Published by Yolanda Ruíz, May 2011

Mac systems have always had a reputation for being virus-free, among Mac users at least… And despite all our efforts to raise awareness of threats and advise them to install some good security software, I think it will still take some years for the message to sink in, just as in 2000, when we started warning Windows users to protect themselves. Apple’s market share is growing very rapidly and it presents cyber-criminals with a large number of potential victims.

But… let us insist: dear Mac users, please, protect yourselves. There are a lot of Mac threats out there, and rogue security software is just the latest example.

Fake antivirus programs, also known as rogueware, are malicious applications which, once installed on the target computer, start showing warning messages trying to convince victims that their computer is infected. But not only this, the software also offers the perfect solution to this problem. If the user clicks on any of the links displayed, they will be taken to a very well crafted, phony online store where they can buy an antivirus program for €40-€60.

However, if they take the bait, the following is most likely to happen:

  1. They will enter their credit card details and pay for a product they will never get.
  2. Their credit card number will be compromised and probably sold on the black market. and then… Well, expect to see some strange movements in your bank account.
  3. Finally, after all the hassle, the warning messages won’t even go away.

According to PandaLabs, this type of scam is putting more than $400 million a year in the hands of cyber-criminals. Yes, you read that correctly…

Up to now, this scam had always targeted Windows users, but now it is also affecting Mac users. The strategy is more or less the same: attackers use BlackHat SEO techniques to lure Mac users into visiting Web pages advertising an online antivirus for Mac called Mac Defender. If the user accesses the page, the antivirus simulates a computer scan and reports multiple infections. Then, it downloads a zipped Javascript file which will open automatically depending on the browser settings:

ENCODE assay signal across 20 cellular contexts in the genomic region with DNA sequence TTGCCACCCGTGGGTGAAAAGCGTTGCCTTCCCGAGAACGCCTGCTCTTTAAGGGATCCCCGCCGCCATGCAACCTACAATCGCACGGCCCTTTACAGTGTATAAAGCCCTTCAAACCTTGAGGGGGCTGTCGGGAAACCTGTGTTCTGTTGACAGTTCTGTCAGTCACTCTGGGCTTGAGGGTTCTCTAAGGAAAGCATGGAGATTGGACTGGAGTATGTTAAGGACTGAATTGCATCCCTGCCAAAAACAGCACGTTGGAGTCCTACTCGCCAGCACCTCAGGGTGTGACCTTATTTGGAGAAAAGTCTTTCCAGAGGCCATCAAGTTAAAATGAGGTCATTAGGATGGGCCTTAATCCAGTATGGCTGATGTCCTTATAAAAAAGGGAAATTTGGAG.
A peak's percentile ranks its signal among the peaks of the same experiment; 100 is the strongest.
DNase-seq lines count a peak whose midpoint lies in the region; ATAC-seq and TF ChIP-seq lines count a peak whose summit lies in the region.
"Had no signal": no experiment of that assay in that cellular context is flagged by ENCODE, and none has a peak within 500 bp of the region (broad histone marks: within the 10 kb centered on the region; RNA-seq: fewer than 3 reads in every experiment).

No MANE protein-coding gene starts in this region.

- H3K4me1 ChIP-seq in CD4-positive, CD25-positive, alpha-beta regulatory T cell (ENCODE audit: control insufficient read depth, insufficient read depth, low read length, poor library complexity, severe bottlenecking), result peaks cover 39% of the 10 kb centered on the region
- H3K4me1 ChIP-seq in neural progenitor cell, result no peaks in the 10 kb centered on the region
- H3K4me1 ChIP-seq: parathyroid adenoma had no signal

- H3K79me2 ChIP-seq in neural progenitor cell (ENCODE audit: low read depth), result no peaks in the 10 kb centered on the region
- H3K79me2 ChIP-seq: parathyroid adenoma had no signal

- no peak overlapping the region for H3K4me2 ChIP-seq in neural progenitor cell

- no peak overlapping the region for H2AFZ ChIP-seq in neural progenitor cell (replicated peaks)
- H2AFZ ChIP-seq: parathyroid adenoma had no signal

We must admit that the application is very well designed and it is really easy to fall into the trap. Once the malicious code installs on the computer, it opens pornographic Web pages to trick users into believing they are infected, and shows fake virus alerts like this:

Finally, it takes the user to an online store in an effort to fool them into paying to remove the fake viruses “detected” by the software, with the aforementioned consequences.

 

So, let us insist one more time: Mac threats are real. This is a new scenario in which Mac users are particularly vulnerable because they have a false sense of security and think that only Windows computers get infected.

Our recommendation is to install a good security program. If you are a Mac user and have been affected by any of these threats, we would like to invite you to try our Panda Antivirus for Mac free (available from http://pandasecurity.lin3sdev.com/homeusers/downloads/ ).


You know, as the old saying goes… “Better safe than sorry”. 😉

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Yolanda Ruiz Hervas introduces herself  “I have worked in Panda Security Group as  Communication Manager since joining the company in 2001. Also, I confess I am passionate about technology, my work, motorbikes and cars and good company (and not in order). ‘Carpe Diem!’ is my motto. You can contact me on http://twitter.com/yolandaruiz or  yolanda.ruiz@pandasecurity.com